Reproducible research: Moving toward research the public can really trust

Christine Laine, Steven N. Goodman, Michael E. Griswold, Harold C. Sox

Research output: Contribution to journalArticlepeer-review

128 Scopus citations


A community of scientists arrives at the truth by independently verifying new observations. In this time-honored process, journals serve 2 principal functions: evaluative and editorial. In their evaluative function, they winnow out research that is unlikely to stand up to independent verification; this task is accomplished by peer review. In their editorial function, they try to ensure transparent (by which we mean clear, complete, and unambiguous) and objective descriptions of the research. Both the evaluative and editorial functions go largely unnoticed by the public - the former only draws public attention when a journal publishes fraudulent research. However, both play a critical role in the progress of science. This paper is about both functions. We describe the evaluative processes we use and announce a new policy to help the scientific community evaluate, and build upon, the research findings that we publish.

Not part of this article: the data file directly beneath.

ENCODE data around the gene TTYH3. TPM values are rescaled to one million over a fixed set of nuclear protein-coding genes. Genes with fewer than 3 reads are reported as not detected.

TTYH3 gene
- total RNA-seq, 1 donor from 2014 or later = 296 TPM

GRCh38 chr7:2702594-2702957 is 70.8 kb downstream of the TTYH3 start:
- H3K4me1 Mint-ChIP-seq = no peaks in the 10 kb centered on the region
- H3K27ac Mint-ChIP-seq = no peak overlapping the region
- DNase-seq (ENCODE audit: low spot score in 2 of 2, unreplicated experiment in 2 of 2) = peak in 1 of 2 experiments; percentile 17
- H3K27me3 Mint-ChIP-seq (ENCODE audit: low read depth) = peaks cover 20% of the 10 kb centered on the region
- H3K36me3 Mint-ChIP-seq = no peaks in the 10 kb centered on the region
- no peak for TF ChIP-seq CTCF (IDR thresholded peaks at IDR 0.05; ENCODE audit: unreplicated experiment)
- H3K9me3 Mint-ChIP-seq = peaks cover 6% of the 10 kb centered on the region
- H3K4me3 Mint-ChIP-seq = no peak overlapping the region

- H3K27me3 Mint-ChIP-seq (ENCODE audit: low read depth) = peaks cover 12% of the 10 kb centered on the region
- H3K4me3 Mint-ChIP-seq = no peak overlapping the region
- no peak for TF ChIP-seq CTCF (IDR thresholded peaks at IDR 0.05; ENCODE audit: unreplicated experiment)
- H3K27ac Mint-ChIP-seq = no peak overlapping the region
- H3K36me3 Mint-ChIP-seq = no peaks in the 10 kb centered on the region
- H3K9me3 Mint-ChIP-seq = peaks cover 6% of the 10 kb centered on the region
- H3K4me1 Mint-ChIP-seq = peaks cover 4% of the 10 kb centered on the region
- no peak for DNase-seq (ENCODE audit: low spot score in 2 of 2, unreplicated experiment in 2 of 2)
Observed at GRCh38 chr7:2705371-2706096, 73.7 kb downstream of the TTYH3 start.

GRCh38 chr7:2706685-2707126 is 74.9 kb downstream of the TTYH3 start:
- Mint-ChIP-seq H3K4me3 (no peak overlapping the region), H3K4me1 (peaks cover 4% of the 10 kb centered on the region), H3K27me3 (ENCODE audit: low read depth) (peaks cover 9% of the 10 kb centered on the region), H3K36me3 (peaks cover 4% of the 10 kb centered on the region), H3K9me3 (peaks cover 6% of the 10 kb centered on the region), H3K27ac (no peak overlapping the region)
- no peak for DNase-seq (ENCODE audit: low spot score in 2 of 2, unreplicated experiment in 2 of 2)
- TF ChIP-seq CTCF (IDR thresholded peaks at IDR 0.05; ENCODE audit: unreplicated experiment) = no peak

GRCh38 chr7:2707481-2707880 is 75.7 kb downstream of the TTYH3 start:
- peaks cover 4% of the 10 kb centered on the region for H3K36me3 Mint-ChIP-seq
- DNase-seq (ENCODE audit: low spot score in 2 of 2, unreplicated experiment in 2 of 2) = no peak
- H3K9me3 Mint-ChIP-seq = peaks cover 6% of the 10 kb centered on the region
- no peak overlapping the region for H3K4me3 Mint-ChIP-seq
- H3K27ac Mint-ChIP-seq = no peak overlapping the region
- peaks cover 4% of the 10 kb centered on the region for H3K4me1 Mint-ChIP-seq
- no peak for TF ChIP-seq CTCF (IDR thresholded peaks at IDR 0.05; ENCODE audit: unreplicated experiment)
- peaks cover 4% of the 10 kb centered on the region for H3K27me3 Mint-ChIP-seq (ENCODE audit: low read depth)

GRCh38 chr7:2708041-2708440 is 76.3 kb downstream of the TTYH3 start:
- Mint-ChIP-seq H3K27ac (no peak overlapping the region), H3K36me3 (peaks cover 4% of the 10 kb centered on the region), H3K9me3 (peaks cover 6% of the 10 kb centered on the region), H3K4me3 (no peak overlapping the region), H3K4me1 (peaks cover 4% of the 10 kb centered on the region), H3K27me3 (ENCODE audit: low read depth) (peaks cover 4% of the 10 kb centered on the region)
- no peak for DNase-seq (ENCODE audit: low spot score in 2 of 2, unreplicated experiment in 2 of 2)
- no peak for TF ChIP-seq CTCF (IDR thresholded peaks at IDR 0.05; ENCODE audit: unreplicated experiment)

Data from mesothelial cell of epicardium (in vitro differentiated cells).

Original languageEnglish (US)
Pages (from-to)450-453
Number of pages4
JournalAnnals of Internal Medicine
Issue number6
StatePublished - Mar 6 2007

ASJC Scopus subject areas

  • General Medicine


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